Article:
A distinction must be drawn between temporary and permanent incapacity as a result of ill health.
We cannot afford to ignore the long-term, slow motion public health crisis we know is coming: preventable illness. More of us are living longer. But as the population gets older increasing numbers of people are living with long-term health conditions, like arthritis, chronic lung disease or cardiovascular disease.
Young children don't have the preference for salt unless we train them. By giving them lots of salty food we are training them to need more - and effectively setting them on the road to ill health.
If you have a life insurance policy, don't cash it in no matter what. Listen to good advice when given by your agent, for you have no way of knowing your future health status, and once diagnosed with certain diseases, insurance companies are loathe to insure a person who is considered a bad risk.
Before Internet, e-mails, mobile phones, the technology we enjoy today, and now take for granted, it was far harder to find the latest information, meet with others in the same situation and impossible to correspond with fellow sufferers half way round the world. If there was a support group located near to one's home, then it was a stroke of luck.
magine for one moment, being trapped inside a body that doesn't work properly and no longer responds to your brain signals. There you are, totally lucid, thoughts and wishes intact yet incapable of talking, writing, typing or making any visual signs to converse.
In many ways I depend on people who are not sick. I need you to visit me when I'm too sick to go out. Sometimes I need help with shopping, cooking, cleaning, or taken to the doctor. You are my link to normalcy and help me to keep in touch with parts of life I miss.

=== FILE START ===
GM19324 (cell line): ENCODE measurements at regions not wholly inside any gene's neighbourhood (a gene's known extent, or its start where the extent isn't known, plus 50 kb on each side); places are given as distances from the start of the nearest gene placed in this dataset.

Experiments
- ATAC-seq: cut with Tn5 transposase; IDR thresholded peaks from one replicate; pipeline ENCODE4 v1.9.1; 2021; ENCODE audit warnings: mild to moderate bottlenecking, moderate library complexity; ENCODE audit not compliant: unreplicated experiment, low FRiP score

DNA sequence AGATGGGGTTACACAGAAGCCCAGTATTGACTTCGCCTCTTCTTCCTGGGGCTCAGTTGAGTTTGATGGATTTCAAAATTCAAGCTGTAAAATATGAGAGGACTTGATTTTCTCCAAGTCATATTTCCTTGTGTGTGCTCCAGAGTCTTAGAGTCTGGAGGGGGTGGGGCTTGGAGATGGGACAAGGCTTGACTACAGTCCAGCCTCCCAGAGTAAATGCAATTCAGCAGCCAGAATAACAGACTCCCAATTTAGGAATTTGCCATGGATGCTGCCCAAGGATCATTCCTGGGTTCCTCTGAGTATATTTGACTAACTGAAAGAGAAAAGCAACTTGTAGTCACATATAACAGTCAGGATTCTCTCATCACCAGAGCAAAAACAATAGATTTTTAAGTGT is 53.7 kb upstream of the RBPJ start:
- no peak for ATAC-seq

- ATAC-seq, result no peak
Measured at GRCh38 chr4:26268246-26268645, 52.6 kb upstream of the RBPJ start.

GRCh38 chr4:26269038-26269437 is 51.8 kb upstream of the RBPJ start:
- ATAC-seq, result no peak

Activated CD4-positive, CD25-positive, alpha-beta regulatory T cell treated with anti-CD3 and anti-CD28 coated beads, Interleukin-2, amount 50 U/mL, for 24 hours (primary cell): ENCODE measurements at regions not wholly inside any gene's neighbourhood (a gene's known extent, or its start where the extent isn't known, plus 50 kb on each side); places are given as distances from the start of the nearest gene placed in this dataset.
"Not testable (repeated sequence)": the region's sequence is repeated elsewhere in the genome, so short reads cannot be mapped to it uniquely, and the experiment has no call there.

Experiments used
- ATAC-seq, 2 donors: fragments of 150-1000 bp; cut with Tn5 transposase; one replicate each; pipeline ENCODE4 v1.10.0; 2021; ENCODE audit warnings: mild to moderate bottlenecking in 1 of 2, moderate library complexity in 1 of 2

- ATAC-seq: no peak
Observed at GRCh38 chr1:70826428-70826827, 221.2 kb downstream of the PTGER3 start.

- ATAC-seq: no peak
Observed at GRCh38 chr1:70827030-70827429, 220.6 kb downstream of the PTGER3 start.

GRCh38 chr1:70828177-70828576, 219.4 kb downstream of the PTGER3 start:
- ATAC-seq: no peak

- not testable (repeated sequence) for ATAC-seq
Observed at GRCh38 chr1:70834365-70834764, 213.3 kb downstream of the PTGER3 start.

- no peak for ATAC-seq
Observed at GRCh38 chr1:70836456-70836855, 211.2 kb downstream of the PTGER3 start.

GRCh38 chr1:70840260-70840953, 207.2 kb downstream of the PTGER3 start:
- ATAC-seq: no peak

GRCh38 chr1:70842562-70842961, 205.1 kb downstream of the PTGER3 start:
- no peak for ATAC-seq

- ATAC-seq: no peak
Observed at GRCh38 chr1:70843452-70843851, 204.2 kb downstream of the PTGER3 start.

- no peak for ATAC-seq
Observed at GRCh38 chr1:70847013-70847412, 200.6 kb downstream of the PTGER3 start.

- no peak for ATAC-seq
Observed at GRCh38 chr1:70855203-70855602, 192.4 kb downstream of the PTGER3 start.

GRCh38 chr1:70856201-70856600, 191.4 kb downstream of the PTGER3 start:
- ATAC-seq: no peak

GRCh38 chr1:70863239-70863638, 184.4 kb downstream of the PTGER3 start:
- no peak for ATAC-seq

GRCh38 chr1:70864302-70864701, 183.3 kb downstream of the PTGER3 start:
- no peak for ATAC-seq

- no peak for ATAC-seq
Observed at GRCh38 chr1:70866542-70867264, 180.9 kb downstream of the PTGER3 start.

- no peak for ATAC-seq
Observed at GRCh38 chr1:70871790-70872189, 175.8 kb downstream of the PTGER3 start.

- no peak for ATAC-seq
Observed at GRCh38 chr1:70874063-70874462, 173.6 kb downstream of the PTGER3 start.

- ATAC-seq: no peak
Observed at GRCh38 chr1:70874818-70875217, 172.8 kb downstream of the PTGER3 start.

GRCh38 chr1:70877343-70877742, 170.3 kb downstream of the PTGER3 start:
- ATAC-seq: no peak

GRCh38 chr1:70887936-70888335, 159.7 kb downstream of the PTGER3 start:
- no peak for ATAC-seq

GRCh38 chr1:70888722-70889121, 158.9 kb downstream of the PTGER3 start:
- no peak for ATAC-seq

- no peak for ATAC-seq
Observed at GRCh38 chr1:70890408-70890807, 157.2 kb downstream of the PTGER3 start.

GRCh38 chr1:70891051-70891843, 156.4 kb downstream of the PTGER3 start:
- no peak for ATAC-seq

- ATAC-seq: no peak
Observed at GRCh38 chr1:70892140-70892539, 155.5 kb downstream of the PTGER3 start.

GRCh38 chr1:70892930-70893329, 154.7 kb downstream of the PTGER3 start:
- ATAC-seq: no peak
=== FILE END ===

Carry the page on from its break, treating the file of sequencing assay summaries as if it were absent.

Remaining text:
Parkinson's waits for no man, and certainly not this woman, as I can't type at the same speed as my thoughts any more, and if I don't get them down straight away, they are lost. Writing with pen and paper is of no help at all, in fact it makes matters even worse.
My worst nightmare is becoming a burden to my family, which I'm sure is in the back of many people's minds. No one wants to put loved ones through such difficulties and heartbreak. Why is it the people we love the most seem to be the ones who end up suffering? I am painfully aware my family, despite their smiles and good humour, encounter strains and difficulties due to my ill health.
When people ask me "How are you?" I have to think twice, not because I don't know, but often am not sure what they want to hear. Some ask out of common courtesy, simply being polite, but would rather I answer "I'm fine thank you" than hear a long account; perish the thought of hearing the truth and understanding the full picture of living with chronic disease.